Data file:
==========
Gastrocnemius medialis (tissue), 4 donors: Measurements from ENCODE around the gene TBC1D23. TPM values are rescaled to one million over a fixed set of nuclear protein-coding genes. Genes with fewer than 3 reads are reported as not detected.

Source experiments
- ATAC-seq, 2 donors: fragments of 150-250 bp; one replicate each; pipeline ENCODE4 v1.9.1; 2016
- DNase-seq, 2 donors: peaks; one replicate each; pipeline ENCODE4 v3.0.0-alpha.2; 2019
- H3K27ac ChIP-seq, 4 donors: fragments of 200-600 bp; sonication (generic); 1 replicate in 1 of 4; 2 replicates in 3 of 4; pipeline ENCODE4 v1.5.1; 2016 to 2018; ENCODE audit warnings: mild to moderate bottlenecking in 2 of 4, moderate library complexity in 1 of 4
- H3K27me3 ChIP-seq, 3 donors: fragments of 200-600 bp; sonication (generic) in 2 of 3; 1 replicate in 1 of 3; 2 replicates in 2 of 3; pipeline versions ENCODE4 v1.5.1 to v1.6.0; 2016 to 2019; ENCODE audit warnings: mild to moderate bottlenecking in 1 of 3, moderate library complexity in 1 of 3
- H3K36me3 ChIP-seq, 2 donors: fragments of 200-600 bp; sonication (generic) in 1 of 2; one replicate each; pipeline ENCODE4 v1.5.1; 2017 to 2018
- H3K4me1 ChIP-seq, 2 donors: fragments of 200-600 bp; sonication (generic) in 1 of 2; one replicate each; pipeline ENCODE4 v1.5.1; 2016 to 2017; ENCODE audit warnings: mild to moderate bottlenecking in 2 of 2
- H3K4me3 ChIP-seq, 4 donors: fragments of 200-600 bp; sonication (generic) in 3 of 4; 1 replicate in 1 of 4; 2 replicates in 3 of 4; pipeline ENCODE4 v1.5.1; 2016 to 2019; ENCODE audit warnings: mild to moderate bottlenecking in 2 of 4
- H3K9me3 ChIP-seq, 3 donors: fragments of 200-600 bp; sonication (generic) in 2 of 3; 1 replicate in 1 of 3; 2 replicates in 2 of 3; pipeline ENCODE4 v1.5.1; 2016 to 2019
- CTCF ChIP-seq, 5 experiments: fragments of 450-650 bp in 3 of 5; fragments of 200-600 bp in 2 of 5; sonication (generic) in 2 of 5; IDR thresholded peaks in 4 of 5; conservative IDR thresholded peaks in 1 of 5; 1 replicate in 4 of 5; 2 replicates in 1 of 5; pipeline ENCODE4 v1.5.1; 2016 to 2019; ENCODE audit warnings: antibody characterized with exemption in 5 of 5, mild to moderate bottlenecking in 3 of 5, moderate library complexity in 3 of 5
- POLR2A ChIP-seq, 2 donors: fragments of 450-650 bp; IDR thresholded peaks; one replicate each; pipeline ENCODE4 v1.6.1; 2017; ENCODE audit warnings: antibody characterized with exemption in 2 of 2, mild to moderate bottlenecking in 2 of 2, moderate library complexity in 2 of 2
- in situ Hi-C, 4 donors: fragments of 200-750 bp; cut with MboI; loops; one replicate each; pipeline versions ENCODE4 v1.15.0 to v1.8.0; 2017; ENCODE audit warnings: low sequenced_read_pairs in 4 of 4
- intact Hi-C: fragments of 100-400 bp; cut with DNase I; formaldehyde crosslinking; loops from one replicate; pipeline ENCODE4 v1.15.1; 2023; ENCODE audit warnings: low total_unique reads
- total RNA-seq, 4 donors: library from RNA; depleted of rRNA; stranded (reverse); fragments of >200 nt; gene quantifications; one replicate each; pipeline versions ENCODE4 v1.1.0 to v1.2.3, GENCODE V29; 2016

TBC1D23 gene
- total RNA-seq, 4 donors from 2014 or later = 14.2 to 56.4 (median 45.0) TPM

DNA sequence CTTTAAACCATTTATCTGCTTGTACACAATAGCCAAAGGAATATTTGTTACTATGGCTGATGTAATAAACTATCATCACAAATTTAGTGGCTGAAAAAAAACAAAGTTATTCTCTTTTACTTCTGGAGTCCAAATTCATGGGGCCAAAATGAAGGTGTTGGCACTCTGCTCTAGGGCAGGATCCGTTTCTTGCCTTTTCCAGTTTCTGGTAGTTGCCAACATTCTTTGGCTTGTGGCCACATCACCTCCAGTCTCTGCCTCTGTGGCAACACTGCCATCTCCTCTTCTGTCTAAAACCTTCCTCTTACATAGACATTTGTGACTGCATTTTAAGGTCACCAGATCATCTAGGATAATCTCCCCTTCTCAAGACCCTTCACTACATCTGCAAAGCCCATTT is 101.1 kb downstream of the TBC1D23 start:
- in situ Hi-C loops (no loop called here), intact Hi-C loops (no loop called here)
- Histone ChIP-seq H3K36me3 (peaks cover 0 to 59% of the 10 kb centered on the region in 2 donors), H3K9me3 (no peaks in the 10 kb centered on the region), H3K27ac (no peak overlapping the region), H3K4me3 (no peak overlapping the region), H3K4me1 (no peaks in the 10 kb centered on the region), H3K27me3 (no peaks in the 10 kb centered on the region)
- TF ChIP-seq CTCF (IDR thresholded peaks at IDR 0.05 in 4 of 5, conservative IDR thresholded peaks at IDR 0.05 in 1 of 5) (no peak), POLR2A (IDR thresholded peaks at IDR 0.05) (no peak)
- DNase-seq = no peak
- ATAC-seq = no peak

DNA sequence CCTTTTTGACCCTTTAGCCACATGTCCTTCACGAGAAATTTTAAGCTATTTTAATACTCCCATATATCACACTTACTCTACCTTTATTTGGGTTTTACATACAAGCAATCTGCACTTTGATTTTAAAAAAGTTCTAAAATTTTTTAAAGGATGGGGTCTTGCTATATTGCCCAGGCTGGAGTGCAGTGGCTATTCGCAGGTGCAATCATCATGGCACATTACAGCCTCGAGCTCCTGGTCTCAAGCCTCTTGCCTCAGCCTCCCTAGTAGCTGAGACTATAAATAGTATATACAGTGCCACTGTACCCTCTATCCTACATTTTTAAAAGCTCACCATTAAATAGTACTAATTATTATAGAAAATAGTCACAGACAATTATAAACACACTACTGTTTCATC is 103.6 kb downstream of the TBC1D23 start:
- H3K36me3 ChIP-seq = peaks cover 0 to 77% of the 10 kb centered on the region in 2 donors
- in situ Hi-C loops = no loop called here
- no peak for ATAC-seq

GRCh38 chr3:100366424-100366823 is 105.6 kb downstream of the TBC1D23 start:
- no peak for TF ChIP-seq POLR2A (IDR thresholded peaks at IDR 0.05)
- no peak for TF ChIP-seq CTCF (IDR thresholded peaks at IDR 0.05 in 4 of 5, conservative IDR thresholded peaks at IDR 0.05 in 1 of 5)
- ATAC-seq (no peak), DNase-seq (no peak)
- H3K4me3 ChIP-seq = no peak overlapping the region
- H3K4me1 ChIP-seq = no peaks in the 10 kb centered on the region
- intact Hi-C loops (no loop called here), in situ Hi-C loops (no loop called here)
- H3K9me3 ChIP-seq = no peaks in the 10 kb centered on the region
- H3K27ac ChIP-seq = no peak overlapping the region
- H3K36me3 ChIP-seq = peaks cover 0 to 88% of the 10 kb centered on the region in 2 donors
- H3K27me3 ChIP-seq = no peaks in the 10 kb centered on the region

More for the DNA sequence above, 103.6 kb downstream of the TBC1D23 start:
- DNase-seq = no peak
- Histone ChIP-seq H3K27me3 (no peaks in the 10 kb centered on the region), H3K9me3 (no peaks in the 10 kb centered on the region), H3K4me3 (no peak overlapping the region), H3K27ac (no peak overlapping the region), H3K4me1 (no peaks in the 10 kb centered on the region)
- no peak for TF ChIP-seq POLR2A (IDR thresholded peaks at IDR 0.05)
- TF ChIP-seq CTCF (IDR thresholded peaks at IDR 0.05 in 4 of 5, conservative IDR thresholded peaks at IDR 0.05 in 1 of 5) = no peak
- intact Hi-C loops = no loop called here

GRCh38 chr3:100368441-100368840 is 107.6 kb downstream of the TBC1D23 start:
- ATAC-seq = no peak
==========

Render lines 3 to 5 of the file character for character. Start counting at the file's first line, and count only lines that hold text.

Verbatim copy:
- ATAC-seq, 2 donors: fragments of 150-250 bp; one replicate each; pipeline ENCODE4 v1.9.1; 2016
- DNase-seq, 2 donors: peaks; one replicate each; pipeline ENCODE4 v3.0.0-alpha.2; 2019
- H3K27ac ChIP-seq, 4 donors: fragments of 200-600 bp; sonication (generic); 1 replicate in 1 of 4; 2 replicates in 3 of 4; pipeline ENCODE4 v1.5.1; 2016 to 2018; ENCODE audit warnings: mild to moderate bottlenecking in 2 of 4, moderate library complexity in 1 of 4